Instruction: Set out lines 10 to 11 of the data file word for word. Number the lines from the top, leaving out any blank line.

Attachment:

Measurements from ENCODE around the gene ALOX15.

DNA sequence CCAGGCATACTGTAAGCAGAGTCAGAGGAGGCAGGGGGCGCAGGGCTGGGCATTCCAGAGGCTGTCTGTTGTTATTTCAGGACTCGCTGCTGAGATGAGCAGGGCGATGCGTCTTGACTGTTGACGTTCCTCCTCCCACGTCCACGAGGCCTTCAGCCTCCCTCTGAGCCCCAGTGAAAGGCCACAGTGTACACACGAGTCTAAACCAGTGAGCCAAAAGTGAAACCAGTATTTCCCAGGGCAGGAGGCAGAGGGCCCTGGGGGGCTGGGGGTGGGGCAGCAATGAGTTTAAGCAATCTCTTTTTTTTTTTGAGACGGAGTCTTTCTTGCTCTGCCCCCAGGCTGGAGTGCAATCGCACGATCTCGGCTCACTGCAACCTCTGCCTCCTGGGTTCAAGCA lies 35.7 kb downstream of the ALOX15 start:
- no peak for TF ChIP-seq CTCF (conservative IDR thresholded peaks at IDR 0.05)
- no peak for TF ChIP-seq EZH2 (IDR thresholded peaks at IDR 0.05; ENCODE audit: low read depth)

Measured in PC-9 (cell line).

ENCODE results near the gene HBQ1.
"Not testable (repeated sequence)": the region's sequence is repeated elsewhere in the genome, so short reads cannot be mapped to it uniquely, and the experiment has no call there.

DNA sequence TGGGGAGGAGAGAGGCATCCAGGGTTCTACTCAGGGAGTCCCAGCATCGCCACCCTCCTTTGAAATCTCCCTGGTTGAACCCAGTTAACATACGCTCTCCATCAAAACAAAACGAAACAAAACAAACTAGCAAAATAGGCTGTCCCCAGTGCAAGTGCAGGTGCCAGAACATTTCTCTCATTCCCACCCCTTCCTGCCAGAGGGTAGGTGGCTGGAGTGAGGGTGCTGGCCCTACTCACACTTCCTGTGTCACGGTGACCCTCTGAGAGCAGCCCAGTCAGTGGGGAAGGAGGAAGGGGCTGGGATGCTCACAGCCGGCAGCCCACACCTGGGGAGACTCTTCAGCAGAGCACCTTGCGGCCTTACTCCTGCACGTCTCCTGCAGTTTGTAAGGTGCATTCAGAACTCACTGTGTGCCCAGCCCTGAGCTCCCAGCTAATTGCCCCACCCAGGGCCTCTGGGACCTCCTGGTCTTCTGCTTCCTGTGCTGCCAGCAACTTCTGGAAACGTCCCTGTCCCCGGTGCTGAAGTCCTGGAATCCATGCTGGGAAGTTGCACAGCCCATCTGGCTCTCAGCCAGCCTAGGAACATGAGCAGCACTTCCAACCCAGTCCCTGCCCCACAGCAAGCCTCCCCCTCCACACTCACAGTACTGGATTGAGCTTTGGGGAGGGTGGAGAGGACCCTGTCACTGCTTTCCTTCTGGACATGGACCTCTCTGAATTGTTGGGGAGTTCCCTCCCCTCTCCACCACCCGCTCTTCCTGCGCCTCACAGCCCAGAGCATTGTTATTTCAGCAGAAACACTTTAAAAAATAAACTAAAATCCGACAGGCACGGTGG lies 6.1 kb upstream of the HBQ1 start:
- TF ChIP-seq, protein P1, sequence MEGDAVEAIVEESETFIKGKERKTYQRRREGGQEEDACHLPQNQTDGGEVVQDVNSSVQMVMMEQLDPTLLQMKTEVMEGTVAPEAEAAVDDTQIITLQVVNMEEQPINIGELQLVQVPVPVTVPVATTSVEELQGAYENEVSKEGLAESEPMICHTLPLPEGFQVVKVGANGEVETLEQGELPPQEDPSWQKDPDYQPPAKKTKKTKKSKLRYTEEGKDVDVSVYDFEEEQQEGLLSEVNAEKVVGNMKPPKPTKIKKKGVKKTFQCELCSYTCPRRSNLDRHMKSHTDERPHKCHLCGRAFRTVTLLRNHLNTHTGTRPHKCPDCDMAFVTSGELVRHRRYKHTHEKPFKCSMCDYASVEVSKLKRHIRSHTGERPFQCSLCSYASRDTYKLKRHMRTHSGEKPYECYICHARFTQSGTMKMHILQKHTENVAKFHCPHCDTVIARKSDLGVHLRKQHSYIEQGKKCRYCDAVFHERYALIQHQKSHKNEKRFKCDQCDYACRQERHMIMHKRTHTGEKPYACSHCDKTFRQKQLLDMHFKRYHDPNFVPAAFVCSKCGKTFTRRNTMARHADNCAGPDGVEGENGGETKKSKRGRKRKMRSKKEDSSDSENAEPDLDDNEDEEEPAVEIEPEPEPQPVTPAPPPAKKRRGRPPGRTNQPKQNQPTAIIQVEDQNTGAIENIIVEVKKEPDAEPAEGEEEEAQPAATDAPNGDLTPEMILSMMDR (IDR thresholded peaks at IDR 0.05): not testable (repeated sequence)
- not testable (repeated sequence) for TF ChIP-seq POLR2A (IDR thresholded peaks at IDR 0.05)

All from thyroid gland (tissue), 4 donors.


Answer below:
- not testable (repeated sequence) for TF ChIP-seq POLR2A (IDR thresholded peaks at IDR 0.05)

All from thyroid gland (tissue), 4 donors.